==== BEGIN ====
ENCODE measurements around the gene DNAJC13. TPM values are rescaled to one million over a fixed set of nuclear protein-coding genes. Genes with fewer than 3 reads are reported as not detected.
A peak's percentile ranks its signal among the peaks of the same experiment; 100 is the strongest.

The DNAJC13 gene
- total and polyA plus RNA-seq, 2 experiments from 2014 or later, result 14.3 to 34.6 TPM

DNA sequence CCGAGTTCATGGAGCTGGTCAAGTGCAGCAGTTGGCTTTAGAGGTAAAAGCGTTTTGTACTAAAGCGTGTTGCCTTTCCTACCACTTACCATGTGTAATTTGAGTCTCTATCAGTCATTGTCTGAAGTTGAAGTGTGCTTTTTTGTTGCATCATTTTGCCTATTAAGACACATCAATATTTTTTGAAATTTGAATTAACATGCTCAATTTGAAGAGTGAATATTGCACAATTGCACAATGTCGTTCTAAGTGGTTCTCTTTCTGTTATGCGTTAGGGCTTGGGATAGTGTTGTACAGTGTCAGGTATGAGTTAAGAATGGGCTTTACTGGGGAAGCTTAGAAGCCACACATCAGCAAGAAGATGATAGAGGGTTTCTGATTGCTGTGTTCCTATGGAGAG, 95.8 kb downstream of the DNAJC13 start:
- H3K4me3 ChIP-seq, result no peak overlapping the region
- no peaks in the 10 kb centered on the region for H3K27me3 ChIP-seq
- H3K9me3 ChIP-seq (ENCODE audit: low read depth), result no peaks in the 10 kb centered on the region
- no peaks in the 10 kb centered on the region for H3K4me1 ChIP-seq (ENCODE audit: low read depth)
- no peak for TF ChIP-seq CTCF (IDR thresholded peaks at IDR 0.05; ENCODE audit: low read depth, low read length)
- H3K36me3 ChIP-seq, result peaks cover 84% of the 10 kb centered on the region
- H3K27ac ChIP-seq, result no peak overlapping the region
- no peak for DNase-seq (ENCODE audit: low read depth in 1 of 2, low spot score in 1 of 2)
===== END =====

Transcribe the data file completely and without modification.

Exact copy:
ENCODE measurements around the gene DNAJC13. TPM values are rescaled to one million over a fixed set of nuclear protein-coding genes. Genes with fewer than 3 reads are reported as not detected.
A peak's percentile ranks its signal among the peaks of the same experiment; 100 is the strongest.

The DNAJC13 gene
- total and polyA plus RNA-seq, 2 experiments from 2014 or later, result 14.3 to 34.6 TPM

DNA sequence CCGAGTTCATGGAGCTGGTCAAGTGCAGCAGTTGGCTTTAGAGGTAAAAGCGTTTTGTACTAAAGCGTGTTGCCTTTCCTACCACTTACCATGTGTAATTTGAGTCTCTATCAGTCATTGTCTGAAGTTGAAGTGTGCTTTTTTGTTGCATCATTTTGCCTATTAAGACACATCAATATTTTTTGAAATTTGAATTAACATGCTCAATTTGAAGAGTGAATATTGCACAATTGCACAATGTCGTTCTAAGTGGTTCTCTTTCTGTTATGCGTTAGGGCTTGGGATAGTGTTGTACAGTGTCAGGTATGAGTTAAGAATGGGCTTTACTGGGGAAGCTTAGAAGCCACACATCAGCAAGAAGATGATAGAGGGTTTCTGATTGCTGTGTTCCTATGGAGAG, 95.8 kb downstream of the DNAJC13 start:
- H3K4me3 ChIP-seq, result no peak overlapping the region
- no peaks in the 10 kb centered on the region for H3K27me3 ChIP-seq
- H3K9me3 ChIP-seq (ENCODE audit: low read depth), result no peaks in the 10 kb centered on the region
- no peaks in the 10 kb centered on the region for H3K4me1 ChIP-seq (ENCODE audit: low read depth)
- no peak for TF ChIP-seq CTCF (IDR thresholded peaks at IDR 0.05; ENCODE audit: low read depth, low read length)
- H3K36me3 ChIP-seq, result peaks cover 84% of the 10 kb centered on the region
- H3K27ac ChIP-seq, result no peak overlapping the region
- no peak for DNase-seq (ENCODE audit: low read depth in 1 of 2, low spot score in 1 of 2)